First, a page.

I prefer them too, but they are not compatible with other languages or most win32 api functions. If you are not concerned with either of those then by all means use std::string.
Edited 5 Years Ago by Ancient Dragon: n/a
The main reason for using const char* is because it is compatible and linkable with C. Many APIs and other libraries have C interfaces (you use the API via a collection of C-like functions). With these functions, you have no choice but to use types that exist in C, which includes primitive types like int, float, char, double, short, etc. and any pointer type (including C++ class pointers, since they are just normal pointers). In other words, you can't use pass-by-value of any class type (including std::string), and you can't use any pass-by-reference of any type.
The reason why C interfaces are used is mainly because C is so simple that it does not need to mangle function names to account for parameter types (which C++ has to do to achieve function overloading), and because types in C have a trivial byte alignment because it doesn't have to deal with virtual tables and multiple inheritance like C++ does. So, C interfaces are preferred for portability and binary compatibility, and along with that comes the burden of having to convert strings to const char* and vice versa (or sometimes write code that uses const char*, just to avoid converting back-and-forth all the time).
In internal code (code that doesn't use an API directly, or code that isn't at the interface of an API), if programmed in C++, I see absolutely no reason to use const char* instead of std::string. The only people using char* in these situations are those who suffer from the "C-hacker syndrome".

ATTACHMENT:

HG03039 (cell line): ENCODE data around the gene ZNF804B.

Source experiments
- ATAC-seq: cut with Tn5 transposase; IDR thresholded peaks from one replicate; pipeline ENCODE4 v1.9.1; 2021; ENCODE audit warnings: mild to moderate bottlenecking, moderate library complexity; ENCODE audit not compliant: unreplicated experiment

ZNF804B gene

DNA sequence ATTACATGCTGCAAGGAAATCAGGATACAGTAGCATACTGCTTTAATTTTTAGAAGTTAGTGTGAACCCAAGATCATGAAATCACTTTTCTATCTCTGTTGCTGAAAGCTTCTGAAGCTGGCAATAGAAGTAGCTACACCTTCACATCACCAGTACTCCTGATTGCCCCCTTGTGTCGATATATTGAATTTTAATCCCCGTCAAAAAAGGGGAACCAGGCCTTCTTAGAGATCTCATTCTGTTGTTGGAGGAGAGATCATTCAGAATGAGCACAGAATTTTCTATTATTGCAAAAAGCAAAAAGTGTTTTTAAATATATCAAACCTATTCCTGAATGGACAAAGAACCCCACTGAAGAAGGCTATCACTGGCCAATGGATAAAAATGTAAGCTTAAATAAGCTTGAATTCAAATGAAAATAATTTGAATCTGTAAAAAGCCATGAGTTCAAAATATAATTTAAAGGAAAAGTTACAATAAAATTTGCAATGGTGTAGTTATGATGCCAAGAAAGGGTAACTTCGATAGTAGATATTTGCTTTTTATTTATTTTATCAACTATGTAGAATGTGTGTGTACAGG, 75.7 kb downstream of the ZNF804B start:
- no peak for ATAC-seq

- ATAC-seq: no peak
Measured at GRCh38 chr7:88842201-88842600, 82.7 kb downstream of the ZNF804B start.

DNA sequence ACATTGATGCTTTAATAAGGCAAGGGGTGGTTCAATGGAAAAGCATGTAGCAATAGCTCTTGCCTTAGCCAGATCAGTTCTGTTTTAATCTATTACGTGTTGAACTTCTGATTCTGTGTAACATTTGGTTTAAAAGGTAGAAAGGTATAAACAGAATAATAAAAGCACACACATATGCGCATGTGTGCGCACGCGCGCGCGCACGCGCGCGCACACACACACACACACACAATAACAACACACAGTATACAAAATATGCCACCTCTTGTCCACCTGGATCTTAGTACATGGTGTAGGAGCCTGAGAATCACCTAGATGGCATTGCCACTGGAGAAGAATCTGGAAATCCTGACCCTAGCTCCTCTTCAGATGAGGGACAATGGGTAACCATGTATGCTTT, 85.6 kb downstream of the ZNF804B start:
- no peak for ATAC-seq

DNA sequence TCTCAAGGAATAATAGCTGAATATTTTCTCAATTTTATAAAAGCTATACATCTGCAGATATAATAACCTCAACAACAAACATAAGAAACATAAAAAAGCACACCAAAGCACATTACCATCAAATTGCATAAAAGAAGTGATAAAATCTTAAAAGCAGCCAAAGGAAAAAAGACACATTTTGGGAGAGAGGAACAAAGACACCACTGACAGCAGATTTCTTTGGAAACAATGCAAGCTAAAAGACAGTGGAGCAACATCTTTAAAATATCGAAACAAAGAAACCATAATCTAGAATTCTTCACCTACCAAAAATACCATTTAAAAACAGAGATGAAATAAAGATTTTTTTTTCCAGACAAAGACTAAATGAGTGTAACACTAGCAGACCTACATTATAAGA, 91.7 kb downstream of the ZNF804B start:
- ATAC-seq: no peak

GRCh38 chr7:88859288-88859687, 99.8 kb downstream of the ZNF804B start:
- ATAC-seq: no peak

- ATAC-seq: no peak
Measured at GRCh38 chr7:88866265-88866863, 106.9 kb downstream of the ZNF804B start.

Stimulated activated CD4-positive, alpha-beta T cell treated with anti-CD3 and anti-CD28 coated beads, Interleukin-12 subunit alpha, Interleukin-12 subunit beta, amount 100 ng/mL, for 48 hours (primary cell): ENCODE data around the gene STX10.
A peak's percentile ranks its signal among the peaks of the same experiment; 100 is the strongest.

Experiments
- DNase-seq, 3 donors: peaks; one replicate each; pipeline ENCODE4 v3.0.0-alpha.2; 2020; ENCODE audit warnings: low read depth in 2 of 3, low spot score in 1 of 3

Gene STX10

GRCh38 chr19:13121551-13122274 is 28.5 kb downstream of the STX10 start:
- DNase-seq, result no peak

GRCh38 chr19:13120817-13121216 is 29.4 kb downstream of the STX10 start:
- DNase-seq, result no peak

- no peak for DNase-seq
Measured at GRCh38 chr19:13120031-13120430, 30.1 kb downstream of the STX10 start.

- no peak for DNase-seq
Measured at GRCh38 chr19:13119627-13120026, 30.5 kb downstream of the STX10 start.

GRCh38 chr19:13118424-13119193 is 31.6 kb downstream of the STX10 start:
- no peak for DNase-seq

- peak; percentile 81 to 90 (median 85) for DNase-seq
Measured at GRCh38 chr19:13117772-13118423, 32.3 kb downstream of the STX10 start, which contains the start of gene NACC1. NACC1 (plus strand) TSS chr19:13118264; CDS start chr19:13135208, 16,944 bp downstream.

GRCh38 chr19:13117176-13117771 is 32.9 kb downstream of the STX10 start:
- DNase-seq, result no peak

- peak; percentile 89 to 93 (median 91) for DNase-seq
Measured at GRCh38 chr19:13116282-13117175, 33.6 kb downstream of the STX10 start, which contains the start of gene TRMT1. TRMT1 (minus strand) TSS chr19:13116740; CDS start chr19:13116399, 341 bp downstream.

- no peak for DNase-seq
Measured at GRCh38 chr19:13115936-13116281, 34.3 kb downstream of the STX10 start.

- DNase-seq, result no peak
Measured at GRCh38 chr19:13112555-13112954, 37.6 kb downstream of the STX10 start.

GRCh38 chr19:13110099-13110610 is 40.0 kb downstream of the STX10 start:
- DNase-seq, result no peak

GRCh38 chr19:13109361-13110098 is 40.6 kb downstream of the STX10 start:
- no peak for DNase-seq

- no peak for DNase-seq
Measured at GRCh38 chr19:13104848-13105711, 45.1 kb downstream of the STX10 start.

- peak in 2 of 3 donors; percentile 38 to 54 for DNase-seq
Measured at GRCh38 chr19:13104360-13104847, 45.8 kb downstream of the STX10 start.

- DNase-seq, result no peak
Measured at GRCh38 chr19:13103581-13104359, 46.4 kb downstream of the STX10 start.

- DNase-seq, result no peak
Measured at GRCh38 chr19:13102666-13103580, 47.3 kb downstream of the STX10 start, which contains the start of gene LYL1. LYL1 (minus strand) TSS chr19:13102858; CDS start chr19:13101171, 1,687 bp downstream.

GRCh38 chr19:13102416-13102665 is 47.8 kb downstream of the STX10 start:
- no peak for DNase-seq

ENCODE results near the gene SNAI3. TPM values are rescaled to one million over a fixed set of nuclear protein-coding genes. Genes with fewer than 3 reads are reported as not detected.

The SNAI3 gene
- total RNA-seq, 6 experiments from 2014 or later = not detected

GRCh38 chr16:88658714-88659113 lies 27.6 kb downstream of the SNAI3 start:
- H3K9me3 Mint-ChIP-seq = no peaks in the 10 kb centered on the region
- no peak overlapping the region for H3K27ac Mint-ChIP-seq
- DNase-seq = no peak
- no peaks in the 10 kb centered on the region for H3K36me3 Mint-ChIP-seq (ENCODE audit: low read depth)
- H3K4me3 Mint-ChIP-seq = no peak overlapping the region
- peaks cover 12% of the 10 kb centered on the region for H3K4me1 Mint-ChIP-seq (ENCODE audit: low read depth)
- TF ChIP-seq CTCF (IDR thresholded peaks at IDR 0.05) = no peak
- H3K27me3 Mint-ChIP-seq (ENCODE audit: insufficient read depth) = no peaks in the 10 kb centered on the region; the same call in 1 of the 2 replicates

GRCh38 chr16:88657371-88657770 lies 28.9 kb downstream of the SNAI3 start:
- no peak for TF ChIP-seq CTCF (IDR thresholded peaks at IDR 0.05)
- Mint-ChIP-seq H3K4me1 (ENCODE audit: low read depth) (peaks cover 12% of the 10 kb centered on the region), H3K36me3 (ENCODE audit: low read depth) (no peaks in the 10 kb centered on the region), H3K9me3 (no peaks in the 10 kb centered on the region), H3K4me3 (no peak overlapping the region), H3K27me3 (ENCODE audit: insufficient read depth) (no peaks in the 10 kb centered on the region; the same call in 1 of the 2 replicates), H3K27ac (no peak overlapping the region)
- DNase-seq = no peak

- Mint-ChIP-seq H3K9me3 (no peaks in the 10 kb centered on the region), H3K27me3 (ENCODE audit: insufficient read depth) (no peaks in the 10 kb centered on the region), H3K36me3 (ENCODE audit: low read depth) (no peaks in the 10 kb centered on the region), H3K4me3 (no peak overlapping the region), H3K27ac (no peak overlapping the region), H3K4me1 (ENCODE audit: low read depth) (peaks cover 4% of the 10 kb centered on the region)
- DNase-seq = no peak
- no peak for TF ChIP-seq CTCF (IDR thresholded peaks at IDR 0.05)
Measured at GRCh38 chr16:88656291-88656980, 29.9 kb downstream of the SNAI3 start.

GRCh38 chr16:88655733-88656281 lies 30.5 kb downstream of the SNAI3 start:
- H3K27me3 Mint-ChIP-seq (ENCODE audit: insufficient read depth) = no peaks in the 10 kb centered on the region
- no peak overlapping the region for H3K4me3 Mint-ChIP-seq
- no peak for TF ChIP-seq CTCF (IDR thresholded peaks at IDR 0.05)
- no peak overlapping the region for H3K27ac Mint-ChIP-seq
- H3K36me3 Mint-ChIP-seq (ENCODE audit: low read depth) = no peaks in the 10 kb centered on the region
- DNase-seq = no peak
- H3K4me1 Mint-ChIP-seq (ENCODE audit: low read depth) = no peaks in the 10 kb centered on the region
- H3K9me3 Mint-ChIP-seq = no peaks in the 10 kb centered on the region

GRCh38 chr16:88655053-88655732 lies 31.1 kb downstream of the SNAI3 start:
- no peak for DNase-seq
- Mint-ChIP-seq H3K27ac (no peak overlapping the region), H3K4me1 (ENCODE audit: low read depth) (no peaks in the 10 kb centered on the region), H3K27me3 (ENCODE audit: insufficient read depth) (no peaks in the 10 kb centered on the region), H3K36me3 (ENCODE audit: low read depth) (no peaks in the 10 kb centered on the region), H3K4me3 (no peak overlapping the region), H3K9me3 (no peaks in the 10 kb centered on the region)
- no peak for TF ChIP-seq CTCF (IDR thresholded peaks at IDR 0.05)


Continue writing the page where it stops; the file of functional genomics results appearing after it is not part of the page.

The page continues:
write a C++ program which take inputs from the user/keyboard and calculate his ZAKAT.
get the input from user may include
-Amount invested in business
-Amount given to other business partners as loan
-Amount payable to others
I made a prime number finder, it finds the nearest prime that is above and below any integer (Does not work that well with giant numbers.)
Made this in cpp.sh
Why would I need the x=y+1-1;?
x=y; just doesnt seem to work
Why is this?
And I know my coding ...
there are five tables (personTb, addressTb,churchTb) each holds data pertinent to an individual; (personAddress,personChurch) each hold the primary key for the person table and corresponding table IE personAddress holds primary key for addressTb.
both snippets work, my question is; Is my join correctly formatted?
select concat(personTb.p_fName,' ',personTb.p_mName,'. ',personTb.p_lName) ...